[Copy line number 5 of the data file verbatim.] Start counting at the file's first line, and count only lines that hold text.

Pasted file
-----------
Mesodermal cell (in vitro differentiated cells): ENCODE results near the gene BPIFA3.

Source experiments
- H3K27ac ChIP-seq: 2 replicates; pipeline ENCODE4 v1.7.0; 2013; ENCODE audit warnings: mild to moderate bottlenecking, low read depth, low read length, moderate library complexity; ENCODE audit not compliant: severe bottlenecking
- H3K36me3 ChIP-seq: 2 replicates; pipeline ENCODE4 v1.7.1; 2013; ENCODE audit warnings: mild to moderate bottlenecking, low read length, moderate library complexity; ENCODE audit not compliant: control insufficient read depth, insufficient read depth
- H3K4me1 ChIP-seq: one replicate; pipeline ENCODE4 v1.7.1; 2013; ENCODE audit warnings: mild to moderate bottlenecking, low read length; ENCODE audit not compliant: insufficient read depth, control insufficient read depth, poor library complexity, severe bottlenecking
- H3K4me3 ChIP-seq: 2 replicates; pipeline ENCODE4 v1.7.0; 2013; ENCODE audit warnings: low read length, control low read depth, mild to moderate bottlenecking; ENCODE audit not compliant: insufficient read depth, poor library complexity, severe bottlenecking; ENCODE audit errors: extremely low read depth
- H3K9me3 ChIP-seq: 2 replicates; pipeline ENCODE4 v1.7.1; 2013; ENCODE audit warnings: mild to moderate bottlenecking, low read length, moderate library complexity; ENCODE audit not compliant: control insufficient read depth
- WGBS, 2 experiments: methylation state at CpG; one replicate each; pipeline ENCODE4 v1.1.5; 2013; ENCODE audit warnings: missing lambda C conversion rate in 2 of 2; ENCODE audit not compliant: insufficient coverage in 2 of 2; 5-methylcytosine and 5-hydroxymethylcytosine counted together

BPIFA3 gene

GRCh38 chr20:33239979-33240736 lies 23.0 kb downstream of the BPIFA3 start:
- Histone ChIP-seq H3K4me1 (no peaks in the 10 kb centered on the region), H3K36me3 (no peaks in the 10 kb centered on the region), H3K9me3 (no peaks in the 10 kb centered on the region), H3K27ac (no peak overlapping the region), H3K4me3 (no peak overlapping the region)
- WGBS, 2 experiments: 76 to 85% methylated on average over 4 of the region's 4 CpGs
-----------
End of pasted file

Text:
- H3K4me1 ChIP-seq: one replicate; pipeline ENCODE4 v1.7.1; 2013; ENCODE audit warnings: mild to moderate bottlenecking, low read length; ENCODE audit not compliant: insufficient read depth, control insufficient read depth, poor library complexity, severe bottlenecking